Numbness and painSteal syndrome is where the blood normally destined for my hand is ‘stolen’ by my enlarged fistula. This happens in about 1% of fistulas (old and new). It can be fairly mild, like mine, all the way to complete loss of fingertip circulation and gangrene.

There are several treatments available, including reducing the flow by wrapping a band around the fistula vein, removing a portion of the vein, or moving the join between the artery and the vein further up the arm. All involve fairly complex vascular surgery.

That’s the state of play today. My 22-year old fistula is strong, healthy and just a bit of a drama queen.

I’m not sure how things will work out. I’ll start with visits to my nephrologist and the vascular surgeon who did the last service. Then decision time: perhaps once more around the surgery dance floor, perhaps I’ll just live with a clumsy hand.

Either way, I expect some new lines in my poem anytime soon.

Situation normal.

 

 

Guest post: Holy Roman Holiday

Lorraine from Melbourne shares her excellent Roman adventure:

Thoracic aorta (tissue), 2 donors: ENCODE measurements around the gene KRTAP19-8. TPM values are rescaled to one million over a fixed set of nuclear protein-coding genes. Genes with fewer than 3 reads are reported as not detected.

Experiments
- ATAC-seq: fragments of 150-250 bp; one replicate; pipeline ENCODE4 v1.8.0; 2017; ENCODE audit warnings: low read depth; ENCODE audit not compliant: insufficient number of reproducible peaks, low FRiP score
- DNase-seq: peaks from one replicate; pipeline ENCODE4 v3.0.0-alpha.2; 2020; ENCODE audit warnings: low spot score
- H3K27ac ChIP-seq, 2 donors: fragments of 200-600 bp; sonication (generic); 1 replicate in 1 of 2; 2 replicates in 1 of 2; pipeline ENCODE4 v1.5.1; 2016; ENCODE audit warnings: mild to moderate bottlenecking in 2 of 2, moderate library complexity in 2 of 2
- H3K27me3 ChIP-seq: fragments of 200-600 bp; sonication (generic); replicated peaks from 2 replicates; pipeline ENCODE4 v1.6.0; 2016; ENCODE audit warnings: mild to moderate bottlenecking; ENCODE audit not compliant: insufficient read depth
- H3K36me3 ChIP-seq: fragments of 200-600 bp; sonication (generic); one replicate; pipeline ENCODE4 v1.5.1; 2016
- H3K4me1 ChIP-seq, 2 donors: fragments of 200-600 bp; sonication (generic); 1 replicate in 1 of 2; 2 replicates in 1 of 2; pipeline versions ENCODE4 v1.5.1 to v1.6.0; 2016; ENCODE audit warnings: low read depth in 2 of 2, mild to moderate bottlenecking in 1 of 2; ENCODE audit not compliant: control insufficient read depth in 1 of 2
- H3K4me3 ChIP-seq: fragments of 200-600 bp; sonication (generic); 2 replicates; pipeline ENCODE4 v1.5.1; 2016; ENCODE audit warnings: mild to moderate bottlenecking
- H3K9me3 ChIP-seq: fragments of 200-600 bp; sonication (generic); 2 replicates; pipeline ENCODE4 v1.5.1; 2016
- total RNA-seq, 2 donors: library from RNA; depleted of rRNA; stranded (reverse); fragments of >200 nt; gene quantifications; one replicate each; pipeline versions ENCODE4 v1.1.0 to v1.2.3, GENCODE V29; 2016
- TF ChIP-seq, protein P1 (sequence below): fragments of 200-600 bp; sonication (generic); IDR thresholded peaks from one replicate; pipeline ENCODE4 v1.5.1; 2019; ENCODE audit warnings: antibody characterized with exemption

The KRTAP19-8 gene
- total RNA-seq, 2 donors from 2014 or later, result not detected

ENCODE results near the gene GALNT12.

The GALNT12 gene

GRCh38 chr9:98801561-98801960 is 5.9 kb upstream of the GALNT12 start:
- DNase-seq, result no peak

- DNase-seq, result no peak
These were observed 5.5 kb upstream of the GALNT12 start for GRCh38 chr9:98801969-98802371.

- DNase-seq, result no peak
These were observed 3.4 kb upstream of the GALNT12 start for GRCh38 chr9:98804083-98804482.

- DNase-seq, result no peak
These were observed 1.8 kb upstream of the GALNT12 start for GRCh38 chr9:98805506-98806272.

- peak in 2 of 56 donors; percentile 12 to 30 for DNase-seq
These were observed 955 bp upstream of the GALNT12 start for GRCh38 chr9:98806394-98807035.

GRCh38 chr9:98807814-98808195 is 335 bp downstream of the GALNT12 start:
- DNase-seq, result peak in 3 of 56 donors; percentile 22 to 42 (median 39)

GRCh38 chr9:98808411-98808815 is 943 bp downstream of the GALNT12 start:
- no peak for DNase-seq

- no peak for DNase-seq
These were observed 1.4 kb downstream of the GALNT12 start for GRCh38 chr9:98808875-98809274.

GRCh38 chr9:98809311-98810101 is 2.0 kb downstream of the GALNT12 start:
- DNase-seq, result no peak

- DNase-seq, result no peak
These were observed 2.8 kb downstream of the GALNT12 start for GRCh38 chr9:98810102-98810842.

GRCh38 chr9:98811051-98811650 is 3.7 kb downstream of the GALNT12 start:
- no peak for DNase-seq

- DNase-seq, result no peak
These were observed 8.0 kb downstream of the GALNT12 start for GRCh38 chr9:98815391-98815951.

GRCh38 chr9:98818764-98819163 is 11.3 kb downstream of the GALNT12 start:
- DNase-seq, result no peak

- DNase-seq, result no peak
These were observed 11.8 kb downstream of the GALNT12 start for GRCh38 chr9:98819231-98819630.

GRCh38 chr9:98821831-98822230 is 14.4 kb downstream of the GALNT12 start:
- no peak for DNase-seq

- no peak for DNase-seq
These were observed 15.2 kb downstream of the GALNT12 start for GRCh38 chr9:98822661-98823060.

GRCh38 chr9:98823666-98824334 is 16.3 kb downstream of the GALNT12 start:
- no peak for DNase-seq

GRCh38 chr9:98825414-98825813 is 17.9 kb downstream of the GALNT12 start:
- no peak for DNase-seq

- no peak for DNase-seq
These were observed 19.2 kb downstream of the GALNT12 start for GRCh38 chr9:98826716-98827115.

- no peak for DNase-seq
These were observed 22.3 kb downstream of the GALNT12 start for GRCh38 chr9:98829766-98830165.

I want to share with you my experience after starting haemodialysis at Diaverum Diamond Valley  in August last year.  As well as taking courage to successfully return to my part-time work in a gradual way after a period of depression following my hospital admission  I managed with no hitches to undertake a short overseas trip to Rome.

Even though I was extremely ill earlier last year with a long hospital stay, including nearly two weeks in ICU and with no immediate prospect of overseas travel, I decided with much faith to renew my expired passport. Little did I think that I would need it to travel to Rome in February this year!

I went with two friends to participate in a congress and private audience with Pope Francis for the 25th anniversary of an international network of business entrepreneurs, workers, students, researchers united by a vision of the world and the economy oriented to the common good and the integral development of the human person and society.